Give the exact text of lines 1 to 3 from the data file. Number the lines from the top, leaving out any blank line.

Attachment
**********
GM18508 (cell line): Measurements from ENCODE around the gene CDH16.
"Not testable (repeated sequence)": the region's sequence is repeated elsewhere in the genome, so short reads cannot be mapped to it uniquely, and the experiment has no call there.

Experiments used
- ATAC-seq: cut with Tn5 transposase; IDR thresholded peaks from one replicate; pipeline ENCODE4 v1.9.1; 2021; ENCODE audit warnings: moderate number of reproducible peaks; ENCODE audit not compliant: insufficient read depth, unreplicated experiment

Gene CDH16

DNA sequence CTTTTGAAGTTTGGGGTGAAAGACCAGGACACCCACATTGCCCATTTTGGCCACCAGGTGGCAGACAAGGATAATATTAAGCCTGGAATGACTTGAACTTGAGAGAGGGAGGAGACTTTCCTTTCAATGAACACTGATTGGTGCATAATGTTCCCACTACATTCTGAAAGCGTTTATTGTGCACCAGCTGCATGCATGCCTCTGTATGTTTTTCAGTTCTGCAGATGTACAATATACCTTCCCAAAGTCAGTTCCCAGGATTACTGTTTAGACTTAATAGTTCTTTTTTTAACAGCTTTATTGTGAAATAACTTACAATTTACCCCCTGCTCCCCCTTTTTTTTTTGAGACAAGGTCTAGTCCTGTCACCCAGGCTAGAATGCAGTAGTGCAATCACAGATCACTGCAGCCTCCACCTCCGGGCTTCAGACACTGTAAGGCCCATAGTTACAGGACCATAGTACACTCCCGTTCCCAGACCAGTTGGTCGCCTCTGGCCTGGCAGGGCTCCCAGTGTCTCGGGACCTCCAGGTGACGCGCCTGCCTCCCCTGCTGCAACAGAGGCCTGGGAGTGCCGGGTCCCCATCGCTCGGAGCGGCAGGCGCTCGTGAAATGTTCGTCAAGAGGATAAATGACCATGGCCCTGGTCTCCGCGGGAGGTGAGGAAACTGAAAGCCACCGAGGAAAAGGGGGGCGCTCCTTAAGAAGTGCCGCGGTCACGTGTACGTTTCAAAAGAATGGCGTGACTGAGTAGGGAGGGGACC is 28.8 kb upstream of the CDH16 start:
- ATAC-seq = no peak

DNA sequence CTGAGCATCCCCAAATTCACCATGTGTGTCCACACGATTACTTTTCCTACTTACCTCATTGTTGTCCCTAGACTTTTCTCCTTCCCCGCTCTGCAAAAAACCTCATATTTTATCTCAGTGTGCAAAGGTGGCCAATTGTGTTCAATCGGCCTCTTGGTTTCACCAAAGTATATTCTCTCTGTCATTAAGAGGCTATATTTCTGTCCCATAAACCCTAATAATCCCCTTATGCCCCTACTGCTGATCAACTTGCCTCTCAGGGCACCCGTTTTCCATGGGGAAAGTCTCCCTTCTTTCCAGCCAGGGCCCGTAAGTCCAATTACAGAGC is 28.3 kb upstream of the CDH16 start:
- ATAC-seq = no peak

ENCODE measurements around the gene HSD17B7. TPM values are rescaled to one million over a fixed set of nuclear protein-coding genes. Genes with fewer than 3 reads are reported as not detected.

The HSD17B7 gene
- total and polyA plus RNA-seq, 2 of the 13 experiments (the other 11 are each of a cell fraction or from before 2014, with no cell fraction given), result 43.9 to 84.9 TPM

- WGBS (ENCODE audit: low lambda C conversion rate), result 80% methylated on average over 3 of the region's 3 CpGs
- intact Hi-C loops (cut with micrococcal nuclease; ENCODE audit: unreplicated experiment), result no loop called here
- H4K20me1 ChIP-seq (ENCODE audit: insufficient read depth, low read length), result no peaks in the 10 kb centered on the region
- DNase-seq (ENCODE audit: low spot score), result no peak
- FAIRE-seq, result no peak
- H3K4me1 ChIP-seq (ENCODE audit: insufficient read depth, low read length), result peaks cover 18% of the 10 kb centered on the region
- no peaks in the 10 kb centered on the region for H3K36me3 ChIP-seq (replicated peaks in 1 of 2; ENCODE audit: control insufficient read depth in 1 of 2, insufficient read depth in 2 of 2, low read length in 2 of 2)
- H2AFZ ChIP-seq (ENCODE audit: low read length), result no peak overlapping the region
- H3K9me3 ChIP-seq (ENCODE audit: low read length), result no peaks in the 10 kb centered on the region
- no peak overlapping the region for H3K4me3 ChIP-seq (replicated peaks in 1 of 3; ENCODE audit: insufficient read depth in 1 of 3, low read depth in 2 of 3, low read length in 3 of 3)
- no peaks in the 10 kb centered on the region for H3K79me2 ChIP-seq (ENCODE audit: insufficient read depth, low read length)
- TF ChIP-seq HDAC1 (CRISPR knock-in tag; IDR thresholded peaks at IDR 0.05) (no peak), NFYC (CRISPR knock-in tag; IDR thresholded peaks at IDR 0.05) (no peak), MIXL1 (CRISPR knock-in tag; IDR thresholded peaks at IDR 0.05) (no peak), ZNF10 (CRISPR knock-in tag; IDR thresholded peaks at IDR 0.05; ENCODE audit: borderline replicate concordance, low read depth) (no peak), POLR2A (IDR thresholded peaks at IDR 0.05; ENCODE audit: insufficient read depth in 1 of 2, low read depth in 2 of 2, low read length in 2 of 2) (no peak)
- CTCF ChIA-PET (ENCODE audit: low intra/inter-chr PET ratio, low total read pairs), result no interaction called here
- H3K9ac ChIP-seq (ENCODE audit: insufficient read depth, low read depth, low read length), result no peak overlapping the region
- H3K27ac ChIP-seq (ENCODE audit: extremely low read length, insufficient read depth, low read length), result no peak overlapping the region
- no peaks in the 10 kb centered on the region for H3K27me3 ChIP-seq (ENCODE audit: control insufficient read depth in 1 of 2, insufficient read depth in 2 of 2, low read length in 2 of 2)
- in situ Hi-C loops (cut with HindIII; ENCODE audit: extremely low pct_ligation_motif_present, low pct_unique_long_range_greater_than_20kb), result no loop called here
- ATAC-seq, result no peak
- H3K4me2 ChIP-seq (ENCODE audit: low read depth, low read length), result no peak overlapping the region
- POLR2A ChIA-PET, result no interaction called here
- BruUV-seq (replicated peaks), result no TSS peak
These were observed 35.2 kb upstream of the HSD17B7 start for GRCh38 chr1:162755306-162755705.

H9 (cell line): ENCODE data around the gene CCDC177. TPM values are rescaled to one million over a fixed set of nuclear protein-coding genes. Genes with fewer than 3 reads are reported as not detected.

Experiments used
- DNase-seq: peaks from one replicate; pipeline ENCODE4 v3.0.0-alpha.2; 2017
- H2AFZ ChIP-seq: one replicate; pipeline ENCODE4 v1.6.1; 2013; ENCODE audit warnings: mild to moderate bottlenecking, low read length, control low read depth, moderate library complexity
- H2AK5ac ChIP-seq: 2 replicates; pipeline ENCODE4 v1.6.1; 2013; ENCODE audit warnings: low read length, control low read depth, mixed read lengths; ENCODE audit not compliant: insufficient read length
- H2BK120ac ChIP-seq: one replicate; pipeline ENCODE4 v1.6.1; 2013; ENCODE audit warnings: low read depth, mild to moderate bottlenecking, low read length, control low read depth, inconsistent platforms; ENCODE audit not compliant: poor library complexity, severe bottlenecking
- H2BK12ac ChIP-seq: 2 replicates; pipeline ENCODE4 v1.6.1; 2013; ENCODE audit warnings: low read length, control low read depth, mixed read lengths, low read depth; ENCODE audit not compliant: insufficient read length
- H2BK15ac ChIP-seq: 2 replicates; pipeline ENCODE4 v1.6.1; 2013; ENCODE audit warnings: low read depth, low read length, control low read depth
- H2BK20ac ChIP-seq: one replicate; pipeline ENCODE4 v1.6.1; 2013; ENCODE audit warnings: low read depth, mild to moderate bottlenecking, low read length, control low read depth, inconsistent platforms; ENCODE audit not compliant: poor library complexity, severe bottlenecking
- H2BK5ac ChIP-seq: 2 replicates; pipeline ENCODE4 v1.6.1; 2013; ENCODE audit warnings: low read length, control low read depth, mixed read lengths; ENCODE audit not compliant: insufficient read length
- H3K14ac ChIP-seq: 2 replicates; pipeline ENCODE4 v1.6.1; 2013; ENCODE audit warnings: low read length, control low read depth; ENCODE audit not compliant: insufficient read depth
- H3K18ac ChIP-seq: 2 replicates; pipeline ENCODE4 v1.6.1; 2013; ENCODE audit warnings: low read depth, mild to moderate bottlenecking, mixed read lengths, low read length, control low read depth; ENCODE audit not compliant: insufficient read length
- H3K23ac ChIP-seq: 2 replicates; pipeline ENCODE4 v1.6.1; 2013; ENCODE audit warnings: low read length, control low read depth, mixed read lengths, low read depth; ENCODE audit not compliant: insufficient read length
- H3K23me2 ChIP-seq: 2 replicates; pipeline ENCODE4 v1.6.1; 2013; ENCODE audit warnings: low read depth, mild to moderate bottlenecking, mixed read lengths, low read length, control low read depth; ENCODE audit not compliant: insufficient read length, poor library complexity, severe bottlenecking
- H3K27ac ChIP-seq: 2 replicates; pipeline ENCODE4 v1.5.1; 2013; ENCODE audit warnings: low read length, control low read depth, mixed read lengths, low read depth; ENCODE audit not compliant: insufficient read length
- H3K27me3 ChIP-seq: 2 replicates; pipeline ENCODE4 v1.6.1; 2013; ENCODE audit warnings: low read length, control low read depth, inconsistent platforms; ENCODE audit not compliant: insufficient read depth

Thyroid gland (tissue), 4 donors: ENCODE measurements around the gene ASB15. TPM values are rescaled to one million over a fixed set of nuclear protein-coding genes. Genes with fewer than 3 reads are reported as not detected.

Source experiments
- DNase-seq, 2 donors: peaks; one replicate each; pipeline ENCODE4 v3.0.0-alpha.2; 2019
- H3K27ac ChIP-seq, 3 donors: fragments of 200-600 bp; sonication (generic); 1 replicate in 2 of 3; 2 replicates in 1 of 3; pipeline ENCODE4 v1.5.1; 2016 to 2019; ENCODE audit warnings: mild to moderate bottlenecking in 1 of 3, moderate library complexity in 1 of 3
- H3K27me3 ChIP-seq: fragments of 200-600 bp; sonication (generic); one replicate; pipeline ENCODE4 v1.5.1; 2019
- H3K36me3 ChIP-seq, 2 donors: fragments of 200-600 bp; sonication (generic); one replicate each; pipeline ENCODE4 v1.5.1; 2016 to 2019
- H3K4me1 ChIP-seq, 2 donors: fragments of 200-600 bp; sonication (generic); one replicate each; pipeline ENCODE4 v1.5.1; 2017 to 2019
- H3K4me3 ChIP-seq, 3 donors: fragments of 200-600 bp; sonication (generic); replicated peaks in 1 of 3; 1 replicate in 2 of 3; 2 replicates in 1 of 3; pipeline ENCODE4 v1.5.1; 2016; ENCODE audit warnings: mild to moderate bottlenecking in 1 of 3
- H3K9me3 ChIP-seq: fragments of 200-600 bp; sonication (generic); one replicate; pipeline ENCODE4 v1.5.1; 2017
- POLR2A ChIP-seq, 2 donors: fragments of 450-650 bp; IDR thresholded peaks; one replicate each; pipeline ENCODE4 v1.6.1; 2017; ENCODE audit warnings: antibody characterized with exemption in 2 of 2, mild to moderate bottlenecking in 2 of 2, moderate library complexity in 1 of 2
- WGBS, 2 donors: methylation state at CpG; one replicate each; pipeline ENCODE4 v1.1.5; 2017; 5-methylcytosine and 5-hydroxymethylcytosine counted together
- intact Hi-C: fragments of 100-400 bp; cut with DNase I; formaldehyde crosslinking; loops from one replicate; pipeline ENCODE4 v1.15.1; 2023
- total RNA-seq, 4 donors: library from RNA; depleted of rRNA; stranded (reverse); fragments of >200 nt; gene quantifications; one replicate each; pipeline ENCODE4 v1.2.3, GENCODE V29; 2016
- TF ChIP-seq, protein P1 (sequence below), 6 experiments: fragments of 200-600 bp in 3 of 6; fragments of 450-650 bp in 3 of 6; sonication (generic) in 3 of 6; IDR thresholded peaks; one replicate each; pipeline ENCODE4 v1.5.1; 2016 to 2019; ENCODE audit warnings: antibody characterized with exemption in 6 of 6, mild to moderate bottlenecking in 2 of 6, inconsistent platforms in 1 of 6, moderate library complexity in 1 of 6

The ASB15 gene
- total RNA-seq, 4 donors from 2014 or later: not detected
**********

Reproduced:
GM18508 (cell line): Measurements from ENCODE around the gene CDH16.
"Not testable (repeated sequence)": the region's sequence is repeated elsewhere in the genome, so short reads cannot be mapped to it uniquely, and the experiment has no call there.

Experiments used